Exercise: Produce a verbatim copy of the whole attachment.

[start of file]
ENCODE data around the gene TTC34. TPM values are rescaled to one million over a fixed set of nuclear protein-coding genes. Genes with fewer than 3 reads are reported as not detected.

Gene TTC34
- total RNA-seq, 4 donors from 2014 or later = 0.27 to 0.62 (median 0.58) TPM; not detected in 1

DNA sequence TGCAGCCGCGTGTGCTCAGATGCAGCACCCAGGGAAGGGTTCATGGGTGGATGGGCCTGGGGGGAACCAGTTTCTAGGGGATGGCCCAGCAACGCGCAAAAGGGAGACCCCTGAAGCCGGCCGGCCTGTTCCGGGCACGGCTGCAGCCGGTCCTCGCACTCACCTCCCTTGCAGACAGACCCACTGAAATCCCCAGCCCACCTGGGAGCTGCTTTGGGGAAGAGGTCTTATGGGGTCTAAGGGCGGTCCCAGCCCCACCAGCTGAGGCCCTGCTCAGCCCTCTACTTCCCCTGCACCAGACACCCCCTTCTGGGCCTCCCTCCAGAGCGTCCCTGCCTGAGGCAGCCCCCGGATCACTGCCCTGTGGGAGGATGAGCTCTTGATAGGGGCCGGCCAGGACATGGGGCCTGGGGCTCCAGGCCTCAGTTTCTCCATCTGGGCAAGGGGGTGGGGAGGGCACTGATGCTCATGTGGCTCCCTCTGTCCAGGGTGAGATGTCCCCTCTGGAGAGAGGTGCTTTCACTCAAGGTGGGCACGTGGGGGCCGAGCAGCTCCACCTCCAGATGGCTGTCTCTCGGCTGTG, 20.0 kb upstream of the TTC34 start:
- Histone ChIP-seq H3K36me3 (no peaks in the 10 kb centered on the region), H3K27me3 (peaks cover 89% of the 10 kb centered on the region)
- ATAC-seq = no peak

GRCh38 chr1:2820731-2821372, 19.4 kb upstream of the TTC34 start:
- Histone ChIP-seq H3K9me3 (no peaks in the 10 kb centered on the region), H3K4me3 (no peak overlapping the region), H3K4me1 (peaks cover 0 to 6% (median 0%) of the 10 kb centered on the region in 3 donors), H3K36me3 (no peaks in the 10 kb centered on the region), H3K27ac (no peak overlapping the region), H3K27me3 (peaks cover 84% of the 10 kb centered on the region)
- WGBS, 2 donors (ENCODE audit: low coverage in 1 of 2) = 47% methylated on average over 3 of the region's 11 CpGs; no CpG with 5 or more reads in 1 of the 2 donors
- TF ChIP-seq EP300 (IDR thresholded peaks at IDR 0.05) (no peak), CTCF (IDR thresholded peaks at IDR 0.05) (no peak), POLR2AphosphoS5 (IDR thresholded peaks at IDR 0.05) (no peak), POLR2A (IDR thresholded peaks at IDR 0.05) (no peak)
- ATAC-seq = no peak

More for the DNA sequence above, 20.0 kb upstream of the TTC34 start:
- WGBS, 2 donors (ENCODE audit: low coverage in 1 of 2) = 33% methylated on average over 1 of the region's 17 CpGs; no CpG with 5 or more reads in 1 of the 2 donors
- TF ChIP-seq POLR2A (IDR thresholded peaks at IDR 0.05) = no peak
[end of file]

ENCODE data around the gene TTC34. TPM values are rescaled to one million over a fixed set of nuclear protein-coding genes. Genes with fewer than 3 reads are reported as not detected.

Gene TTC34
- total RNA-seq, 4 donors from 2014 or later = 0.27 to 0.62 (median 0.58) TPM; not detected in 1

DNA sequence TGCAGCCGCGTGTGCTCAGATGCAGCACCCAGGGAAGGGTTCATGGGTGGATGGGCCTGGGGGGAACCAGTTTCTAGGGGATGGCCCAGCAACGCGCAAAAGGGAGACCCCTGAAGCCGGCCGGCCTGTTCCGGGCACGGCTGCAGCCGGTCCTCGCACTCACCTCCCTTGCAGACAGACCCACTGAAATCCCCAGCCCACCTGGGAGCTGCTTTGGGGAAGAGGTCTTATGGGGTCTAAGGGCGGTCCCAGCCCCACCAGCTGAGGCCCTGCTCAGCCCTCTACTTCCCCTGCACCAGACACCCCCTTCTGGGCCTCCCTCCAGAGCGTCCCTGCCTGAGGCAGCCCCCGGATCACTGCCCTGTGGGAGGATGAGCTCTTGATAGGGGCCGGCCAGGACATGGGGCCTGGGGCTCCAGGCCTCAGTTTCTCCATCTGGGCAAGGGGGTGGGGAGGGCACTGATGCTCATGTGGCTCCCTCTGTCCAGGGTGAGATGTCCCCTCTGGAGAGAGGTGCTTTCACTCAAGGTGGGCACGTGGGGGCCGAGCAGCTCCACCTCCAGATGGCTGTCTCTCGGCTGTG, 20.0 kb upstream of the TTC34 start:
- Histone ChIP-seq H3K36me3 (no peaks in the 10 kb centered on the region), H3K27me3 (peaks cover 89% of the 10 kb centered on the region)
- ATAC-seq = no peak

GRCh38 chr1:2820731-2821372, 19.4 kb upstream of the TTC34 start:
- Histone ChIP-seq H3K9me3 (no peaks in the 10 kb centered on the region), H3K4me3 (no peak overlapping the region), H3K4me1 (peaks cover 0 to 6% (median 0%) of the 10 kb centered on the region in 3 donors), H3K36me3 (no peaks in the 10 kb centered on the region), H3K27ac (no peak overlapping the region), H3K27me3 (peaks cover 84% of the 10 kb centered on the region)
- WGBS, 2 donors (ENCODE audit: low coverage in 1 of 2) = 47% methylated on average over 3 of the region's 11 CpGs; no CpG with 5 or more reads in 1 of the 2 donors
- TF ChIP-seq EP300 (IDR thresholded peaks at IDR 0.05) (no peak), CTCF (IDR thresholded peaks at IDR 0.05) (no peak), POLR2AphosphoS5 (IDR thresholded peaks at IDR 0.05) (no peak), POLR2A (IDR thresholded peaks at IDR 0.05) (no peak)
- ATAC-seq = no peak

More for the DNA sequence above, 20.0 kb upstream of the TTC34 start:
- WGBS, 2 donors (ENCODE audit: low coverage in 1 of 2) = 33% methylated on average over 1 of the region's 17 CpGs; no CpG with 5 or more reads in 1 of the 2 donors
- TF ChIP-seq POLR2A (IDR thresholded peaks at IDR 0.05) = no peak